Dr Bass’s article on “Factoring the Metabolic X Syndrome” in the latest issue of Contemporary Pediatrics provides us with information on the emergence of Metabolic X syndrome in the pediatric/adolescent populations, previously a syndrome seen only in adults. How can we, as nurse practitioners (NPs) prevent children from developing the symptoms for a diagnosis of Metabolic X Syndrome?
In their article, “Kid care on the slopes,” in the latest Contemporary Pediatrics, Drs. Brown and Fishman draw on their many years of caring for kids in Colorado ski country to provide this special primer on managing pediatric injuries sustained while skiing and snowboarding.
The article “National hospital initiative targets preventable injuries,” in the most recent issue of Contemporary Pediatrics, describes 35 years of impressive work by a nationwide coalition of concerned pediatricians and pediatric trauma surgeons who have championed hospital, school-based, and community-wide initiatives to reduce the prevalence and incidence of unintentional injuries in children.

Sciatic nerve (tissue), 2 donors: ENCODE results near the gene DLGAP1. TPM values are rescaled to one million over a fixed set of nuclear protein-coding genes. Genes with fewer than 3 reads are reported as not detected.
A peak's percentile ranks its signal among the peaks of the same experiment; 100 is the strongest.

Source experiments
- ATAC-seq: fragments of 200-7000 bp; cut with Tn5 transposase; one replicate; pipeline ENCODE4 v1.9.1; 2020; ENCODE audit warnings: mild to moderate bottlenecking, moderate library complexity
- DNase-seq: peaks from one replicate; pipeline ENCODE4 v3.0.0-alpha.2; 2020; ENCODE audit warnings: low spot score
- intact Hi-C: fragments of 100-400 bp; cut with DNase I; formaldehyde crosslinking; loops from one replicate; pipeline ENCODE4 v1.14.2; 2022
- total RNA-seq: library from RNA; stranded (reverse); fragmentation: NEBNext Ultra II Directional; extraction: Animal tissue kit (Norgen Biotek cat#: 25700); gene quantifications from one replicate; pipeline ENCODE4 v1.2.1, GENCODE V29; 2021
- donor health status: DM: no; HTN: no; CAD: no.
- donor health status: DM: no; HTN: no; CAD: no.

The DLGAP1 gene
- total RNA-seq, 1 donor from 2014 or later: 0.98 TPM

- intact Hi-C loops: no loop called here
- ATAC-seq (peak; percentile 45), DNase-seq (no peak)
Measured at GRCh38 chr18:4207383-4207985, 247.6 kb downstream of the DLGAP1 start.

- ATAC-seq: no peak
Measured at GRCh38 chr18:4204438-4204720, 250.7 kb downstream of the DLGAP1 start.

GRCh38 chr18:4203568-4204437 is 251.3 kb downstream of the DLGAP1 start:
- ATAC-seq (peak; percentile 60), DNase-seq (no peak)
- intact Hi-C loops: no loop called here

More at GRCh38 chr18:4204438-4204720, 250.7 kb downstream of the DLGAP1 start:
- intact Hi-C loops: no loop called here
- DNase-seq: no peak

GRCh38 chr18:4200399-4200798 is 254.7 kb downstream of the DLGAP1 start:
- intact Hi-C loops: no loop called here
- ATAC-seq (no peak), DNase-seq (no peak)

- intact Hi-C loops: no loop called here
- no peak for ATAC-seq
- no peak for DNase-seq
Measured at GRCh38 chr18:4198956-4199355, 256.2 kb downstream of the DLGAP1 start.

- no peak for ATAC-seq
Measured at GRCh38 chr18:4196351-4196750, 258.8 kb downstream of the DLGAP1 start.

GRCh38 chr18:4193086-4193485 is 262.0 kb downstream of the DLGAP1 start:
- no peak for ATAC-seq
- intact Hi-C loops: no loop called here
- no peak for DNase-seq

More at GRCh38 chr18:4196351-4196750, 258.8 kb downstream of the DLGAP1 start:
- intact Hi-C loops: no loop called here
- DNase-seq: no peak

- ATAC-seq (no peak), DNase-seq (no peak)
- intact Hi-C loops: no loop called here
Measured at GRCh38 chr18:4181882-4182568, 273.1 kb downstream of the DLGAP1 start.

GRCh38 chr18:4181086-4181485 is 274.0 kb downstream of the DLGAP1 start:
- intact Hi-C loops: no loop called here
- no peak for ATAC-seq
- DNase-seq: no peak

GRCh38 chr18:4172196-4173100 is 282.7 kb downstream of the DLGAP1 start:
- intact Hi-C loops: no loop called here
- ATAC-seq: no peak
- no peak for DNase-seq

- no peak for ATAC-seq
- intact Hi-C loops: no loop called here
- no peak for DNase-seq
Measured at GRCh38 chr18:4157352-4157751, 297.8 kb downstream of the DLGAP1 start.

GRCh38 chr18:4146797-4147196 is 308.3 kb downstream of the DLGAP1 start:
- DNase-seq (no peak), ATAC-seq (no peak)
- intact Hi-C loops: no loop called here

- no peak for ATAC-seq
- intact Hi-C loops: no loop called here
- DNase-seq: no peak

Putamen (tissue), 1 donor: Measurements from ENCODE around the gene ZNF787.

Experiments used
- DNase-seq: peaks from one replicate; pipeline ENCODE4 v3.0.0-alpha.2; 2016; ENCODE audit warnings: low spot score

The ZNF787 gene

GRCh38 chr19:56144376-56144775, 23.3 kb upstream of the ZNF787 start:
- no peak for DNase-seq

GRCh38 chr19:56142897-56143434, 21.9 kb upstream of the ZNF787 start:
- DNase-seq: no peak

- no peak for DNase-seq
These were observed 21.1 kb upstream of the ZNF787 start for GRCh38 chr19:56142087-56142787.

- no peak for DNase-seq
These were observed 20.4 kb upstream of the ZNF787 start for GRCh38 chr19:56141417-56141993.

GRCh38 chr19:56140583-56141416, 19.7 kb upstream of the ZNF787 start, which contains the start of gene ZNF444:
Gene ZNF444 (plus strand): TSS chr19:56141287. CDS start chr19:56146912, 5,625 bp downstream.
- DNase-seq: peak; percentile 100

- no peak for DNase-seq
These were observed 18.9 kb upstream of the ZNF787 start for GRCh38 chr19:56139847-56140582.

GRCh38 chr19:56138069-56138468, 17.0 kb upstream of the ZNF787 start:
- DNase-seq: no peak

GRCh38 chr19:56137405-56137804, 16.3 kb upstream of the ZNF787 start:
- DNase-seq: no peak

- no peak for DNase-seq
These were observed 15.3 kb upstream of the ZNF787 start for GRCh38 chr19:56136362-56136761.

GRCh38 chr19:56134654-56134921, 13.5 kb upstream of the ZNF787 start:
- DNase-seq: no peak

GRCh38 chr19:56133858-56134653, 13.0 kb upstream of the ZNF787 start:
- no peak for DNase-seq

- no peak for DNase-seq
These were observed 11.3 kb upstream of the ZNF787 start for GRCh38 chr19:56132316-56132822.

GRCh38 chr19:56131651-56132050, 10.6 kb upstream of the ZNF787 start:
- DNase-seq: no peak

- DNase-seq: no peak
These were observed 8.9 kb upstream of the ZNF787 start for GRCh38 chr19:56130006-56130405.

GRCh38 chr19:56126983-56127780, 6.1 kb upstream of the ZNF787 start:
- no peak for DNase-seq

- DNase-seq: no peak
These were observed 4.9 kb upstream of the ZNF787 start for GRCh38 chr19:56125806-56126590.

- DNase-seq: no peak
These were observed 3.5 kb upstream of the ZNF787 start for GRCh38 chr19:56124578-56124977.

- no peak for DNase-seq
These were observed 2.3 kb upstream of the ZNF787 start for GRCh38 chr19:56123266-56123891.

Do NPs specifically ask parents about their childhood parenting experiences? Dr. Howard King’s article “How to help adult children of alcoholic parents” prompts us to ask about important information that most likely is not a part of our routine family history questions, and thus not a part of our child’s treatment plan.
Opioids are known for their powerful pharmacokinetics for pain relief, but are now well recognized for their overuse and abuse through prescriptions provided by healthcare providers. This has created a medical oxymoron: well-meaning pain management as a valued, caring practice for successful recovery from both medical problems and surgical procedures, juxtaposed by the alarming growth of opioids' prescriptive footprint.
Many of today’s practicing PNPs grew up during the “difficult and rebellious” adolescent years when teenagers were trying alcohol, marijuana, drag racing, and attempting to access birth control. In retrospect, that adolescent lifestyle was simplistic in comparison to the complex, tumultuous adolescent life of today.